One of my greatest joys is seeing a sustainable seafood operation. I love accompanying fishermen as they catch fish using traditional methods, or visiting a fish farm to see how they’re working to make their methods more ecologically friendly. It can be tough to fish and farm seafood in a way that is gentle on the environment, and, as seafood vendors, it’s important that we celebrate the sustainability success stories—and communicate them with customers. Here in the San Francisco Bay Area, one of the greatest successes in recent history is the resurgence of rockfish.
The Return of the Rockfish
According to Seafood Watch, 84 percent of all groundfish caught along the West Coast is now considered either “best choice” or “good alternative”–the organization’s two highest rankings. Thirteen different rockfish species have now been certified by the Marine Stewardship Council.
Back in the 1990s, overfishing and ocean-scraping trawlers devastated the West Coast’s rockfish populations. The resurgence of the rockfish population today is due to a number of factors, including reduced fishing pressure on overfished species, closures of vast swaths of ocean to trawlers, reduction in bycatch, and tight fishing quotas, coupled with careful monitoring.
What’s in a Name?
Now that rockfish have returned to markets, vendors face a new challenge: getting customers to ask for the fish by name. Rockfish is a catch-all term for any number of fish but the variety of species is vast, with names like Pacific ocean perch, chilipepper, and cowcod.
This can be confusing for consumers, but telling the stories of these fish and naming names is not only a great way to share knowledge and build rapport, but it helps increase demand and prices. That’s good for you and fishermen. And it’s why it’s important to know the story of how the rockfish rebounded and to be able to give cooking suggestions for common types of rockfish.
Ocean Perch Is Actually Rockfish
One of my favorites in the rockfish family is the Pacific Ocean Perch—POP for short. It’s a beautiful red-finned fish that’s actually not a perch at all. It lives among the rocks on sea beds from the Bering Sea to Baja. POP have a clean, mild flavor–if your customer is thinking about another mild white fish, like tilapia, you might suggest they try ocean perch for a change. A big selling point is this fish’s ease of cooking. Saute them in butter on the stove or bake them with fresh dill, white wine, and sliced shallots. They’re great with a light breading, too.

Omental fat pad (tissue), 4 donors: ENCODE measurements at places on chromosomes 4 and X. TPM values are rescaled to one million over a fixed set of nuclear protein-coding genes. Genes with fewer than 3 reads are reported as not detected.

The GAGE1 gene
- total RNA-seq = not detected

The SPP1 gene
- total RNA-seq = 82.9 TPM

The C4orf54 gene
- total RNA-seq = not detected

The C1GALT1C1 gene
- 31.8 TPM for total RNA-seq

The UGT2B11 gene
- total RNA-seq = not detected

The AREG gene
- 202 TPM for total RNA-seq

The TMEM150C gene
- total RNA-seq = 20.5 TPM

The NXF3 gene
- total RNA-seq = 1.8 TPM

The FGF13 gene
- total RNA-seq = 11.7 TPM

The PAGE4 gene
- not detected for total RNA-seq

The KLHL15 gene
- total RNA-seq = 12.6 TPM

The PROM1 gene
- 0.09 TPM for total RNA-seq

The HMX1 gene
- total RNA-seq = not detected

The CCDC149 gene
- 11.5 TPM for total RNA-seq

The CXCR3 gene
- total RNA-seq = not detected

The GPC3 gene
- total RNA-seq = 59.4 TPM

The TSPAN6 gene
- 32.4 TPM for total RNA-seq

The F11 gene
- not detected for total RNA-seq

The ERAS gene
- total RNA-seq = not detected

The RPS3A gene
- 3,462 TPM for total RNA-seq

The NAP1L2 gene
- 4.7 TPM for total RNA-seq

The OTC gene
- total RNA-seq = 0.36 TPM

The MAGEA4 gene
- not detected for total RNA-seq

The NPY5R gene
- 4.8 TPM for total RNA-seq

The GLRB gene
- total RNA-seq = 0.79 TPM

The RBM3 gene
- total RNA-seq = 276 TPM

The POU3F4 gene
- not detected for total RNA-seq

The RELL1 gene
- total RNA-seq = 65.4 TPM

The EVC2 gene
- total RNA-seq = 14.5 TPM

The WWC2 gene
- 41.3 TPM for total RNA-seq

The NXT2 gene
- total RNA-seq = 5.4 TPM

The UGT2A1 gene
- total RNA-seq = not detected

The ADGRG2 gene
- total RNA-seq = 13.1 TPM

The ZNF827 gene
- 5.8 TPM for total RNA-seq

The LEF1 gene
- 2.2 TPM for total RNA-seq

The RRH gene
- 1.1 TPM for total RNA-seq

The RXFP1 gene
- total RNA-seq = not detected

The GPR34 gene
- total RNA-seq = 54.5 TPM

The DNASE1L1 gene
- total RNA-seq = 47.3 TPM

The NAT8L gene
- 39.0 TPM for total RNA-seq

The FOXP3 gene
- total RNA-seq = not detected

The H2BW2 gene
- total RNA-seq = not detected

These fish can live as long as 100 years and only reach reproductive age at 10. Fortunately, the measures fishermen and regulators put in place mean POP should be a healthy, sustainable choice for years to come.
Yellowtail Rockfish Is Local and Sustainable
Like the Pacific ocean perch and all rockfish, the yellowtail is slow to mature, putting it at risk of overfishing. But instead of potentially destructive trawlers, handlines and large mesh trawlers are used to catch the fish, all but eliminating bycatch and overfishing and ensuring this fish will be around years to come. The large mesh nets allow non-target and younger rockfish to escape; these are very positive changes that fishermen now employ to keep the fishery healthy. This is a great story to share with customers, especially those looking for sustainable seafood.
When it comes to locally-caught fish, we know a lot of Bay Area customers gravitate to salmon because it’s familiar and (sometimes) sourced locally, but the availability of local salmon isn’t what it used to be because of limited commercial seasons. The yellowtail rockfish, though, is caught in the waters around the San Francisco Bay, making it the perfect choice for anyone looking for a versatile, local, and sustainable fish.
The mild flesh of yellowtail rockfish is too delicate for grilling but great for baking, steaming, and sautéing. This is the fish to recommend for customers looking for a classic pan-fry with a little lemon, wine, and butter or baked in parchment paper with garlic, capers, and thyme. Yellowtail rockfish works well in DIY sushi and ceviche, when bought very fresh.
A good way to make customers who are unfamiliar with yellowtail rockfish more comfortable is to point out the similarity between this fish’s taste and that of red snapper. Yellowtail rockfish is sometimes even sold in restaurants and elsewhere labeled as red snapper, which is in high demand and is more expensive. Any Bay Area customer looking for red snapper should know that an affordable and local alternative is also available.
Pucci Foods wants to help you educate customers about sustainable and local species, and to encourage customers to try species that are unfamiliar to them. That starts with being able to tell a story about your fish. That’s where Pucci comes in. We offer wholesale, sustainable seafood of all kinds that you can be proud to offer customers. To order wholesale rockfish or another sustainable fish species contact us; we’d be happy to help.